October, 2021 

Since this is the first of what we hope will be many future online newsletters posted by the Creation Care Ministry, perhaps it would be good to begin with a reminder of the cathedral’s Mutual Ministry Goals, adopted by the Vestry on April 27—about six months ago:

1. Creation Care and Carbon Reduction 
  • In solidarity with future generations, grounded in our Christian duty to preserve and protect God’s creation and promote justice, we will educate, empower, and support the cathedral and its members to become carbon neutral by 2030.  

2. Restorative Justice and Systemic Change 
  • Drawing on our scriptural enjoinder to do justice, love mercy, and walk humbly with God, we will renew our commitment to seek and serve Christ in all persons, working toward restorative justice and the dignity of every human being while lamenting and working to change those systemic evils—in the church and the world—that corrupt and destroy the creatures of God. 

3. Innovative and Intergenerational Community 
  • As we envision ways of being Church in a post-pandemic world, we will foster spiritual growth and nourishing relationships among members of the cathedral community through intergenerational programming, small group gatherings, and innovative ways to incorporate those new to Saint Mark’s as we seek to become Beloved Community. 

The idea contained in these three goals is simple and yet profound: while ministries at the cathedral serve a variety of interests and needs, they also are interwoven, threads in a grand tapestry. We are interconnected, and yes, intersectional.

In this newsletter we will attempt to keep this in mind.

For example, the editor of this newsletter has begun to read the new book by the New York Times food writer Mark Bittman called Animal, Vegetable, Junk: A History of Food, from Sustainable to Suicidal. He was led there by a review of the book by Bill McKibben in The Nation magazine. McKibben of course is one of the preeminent writers and activists in and on the problem of climate change. So why is McKibben interested in what Bittman has to say about food? He quotes Bittman: as agriculture and food processing became mass industries, we have created an agricultural system that “concentrates on maximizing the yield of the most profitable crops” which in turn has done “more damage to the earth than strip mining, urbanization, even fossil fuel extraction.”  (See the infographic below, from the BBC.)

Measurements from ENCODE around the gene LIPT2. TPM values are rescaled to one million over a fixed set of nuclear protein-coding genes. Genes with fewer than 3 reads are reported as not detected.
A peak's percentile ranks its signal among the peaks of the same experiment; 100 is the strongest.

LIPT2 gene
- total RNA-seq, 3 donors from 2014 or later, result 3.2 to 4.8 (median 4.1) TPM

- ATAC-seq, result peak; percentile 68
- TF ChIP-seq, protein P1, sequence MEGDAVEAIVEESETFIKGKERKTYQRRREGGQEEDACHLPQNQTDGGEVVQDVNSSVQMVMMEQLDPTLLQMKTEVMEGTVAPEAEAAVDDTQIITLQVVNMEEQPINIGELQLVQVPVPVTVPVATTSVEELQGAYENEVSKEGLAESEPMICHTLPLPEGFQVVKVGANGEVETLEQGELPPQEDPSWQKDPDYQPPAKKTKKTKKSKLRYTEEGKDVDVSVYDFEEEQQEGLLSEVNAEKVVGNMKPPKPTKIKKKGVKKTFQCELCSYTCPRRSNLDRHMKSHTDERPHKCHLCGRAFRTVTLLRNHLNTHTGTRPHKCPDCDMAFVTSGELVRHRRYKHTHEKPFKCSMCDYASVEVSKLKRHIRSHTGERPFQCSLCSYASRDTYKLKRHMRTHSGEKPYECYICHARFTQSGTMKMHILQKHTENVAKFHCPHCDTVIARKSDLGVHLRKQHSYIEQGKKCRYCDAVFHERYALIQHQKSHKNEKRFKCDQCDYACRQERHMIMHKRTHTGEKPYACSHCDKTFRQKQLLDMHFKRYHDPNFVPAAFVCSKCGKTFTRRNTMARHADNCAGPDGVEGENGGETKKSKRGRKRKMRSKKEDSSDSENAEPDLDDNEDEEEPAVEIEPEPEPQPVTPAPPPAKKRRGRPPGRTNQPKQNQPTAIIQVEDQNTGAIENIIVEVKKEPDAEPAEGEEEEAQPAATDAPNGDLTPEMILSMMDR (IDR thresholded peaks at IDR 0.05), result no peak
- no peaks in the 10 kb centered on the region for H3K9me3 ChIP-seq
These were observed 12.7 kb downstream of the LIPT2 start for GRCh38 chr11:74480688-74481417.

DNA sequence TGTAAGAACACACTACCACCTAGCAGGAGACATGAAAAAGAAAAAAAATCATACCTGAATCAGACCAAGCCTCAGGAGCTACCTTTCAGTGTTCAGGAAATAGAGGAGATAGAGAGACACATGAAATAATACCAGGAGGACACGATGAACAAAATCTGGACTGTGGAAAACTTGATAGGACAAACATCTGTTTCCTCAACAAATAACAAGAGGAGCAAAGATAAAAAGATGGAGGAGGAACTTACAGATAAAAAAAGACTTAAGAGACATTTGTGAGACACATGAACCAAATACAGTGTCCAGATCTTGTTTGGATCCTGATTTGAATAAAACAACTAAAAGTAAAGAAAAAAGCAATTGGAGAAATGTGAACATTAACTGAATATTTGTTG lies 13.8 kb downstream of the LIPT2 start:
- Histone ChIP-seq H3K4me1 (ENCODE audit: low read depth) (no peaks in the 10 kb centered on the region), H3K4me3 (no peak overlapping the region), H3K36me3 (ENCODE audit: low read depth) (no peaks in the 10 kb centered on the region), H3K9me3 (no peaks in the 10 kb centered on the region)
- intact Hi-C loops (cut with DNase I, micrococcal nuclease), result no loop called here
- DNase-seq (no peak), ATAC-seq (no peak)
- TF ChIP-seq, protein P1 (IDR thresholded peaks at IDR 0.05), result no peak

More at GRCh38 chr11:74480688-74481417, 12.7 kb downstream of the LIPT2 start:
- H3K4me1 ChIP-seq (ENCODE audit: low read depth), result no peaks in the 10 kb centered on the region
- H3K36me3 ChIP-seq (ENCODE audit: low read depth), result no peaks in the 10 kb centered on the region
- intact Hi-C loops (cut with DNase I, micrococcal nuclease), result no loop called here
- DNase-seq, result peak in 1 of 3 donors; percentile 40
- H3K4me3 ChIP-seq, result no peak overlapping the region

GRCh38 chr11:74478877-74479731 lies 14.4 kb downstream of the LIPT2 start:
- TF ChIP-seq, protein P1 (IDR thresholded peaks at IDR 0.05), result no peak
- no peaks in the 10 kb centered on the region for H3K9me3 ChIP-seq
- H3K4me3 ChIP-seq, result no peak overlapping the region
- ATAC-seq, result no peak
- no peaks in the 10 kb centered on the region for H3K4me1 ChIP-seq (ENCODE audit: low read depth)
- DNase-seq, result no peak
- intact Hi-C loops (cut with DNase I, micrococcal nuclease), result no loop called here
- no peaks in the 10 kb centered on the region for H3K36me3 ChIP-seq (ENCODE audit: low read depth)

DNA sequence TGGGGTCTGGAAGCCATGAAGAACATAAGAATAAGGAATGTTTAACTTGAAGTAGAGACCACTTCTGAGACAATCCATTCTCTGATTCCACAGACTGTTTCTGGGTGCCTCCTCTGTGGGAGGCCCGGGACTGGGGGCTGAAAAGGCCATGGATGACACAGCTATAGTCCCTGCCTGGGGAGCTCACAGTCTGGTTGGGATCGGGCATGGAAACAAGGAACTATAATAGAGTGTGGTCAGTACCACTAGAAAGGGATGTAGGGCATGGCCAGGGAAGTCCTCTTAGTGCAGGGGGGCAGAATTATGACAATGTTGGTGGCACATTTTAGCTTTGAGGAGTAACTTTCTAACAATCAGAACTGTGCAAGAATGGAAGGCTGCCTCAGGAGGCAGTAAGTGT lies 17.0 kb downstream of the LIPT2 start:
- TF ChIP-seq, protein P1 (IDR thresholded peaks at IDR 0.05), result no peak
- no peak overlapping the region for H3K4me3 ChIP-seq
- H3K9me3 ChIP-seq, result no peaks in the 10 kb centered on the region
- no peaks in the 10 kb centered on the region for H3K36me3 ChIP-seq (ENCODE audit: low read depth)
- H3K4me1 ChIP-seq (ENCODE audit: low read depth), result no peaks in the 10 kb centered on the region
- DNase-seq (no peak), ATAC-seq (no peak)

So, what has this to do with “restorative justice”? It’s clear from Bittman’s own epigraphs to his book, which begin with Naomi Klein: "Our economic system and our planetary system are now at war. . . .only one of these sets of rules can be changed, and it’s not the laws of nature."
Bittman then quotes the writer and environmentalist John Muir: "When we try to pick out anything by itself, we find it hitched to everything else in the universe." 

And finally, after a quote from Rachel Carson, he finishes his epigraphs with this: "Land is the basis of all independence. Land is the basis of freedom, justice and equality." 

That quote is from Malcolm X.

Creation Care, Restorative Justice & Systemic Change: These go together like, well, soup and sandwich. We will be keeping our eyes on this connection. But Innovative and Intergenerational Community? This one we all need to work on. Speaking for myself, I trust that as we are doing our work in these first two categories in the context of Christ’s own love and His own passion for justice, we will draw a diverse group of folk to join us—people who will find that sense of community and belonging precisely in doing Christ’s work together in a time of deep need and crisis.

And for an example, check out the short and impassioned essay by a local sixteen-year-old that is linked to towards the end of this newsletter.

—Doug Thorpe, Creation Care Newsletter Editor
Here’s a link to a recording of the webinar Celebrating Old Growth: A Conversation with Robin Wall Kimmerer, Robert Macfarlane, and David Haskell that was held September 18. Over 8,000 people registered, which signals a deep interest in the weaving of scientific ways of knowing, traditional indigenous knowledge, and nature writing. This event was hosted by Orion Magazine, The Forest School at the Yale School of the Environment, Yale Forum on Religion and Ecology, and Yale Environmental Humanities. You can watch the recording here.
On September 1, Pope Francis, Ecumenical Patriarch Bartholomew, and Archbishop Justin Welby released A Joint Message for the Protection of Creation. This is the first time that a joint statement has been released by the leaders of the Roman Catholic Church, the Eastern Orthodox Church and the Anglican Communion. The statement hopes to urge climate action ahead of the United Nations climate conference, COP26, in early November. For more, read articles from The Episcopal Church,  NPR, and EarthBeat.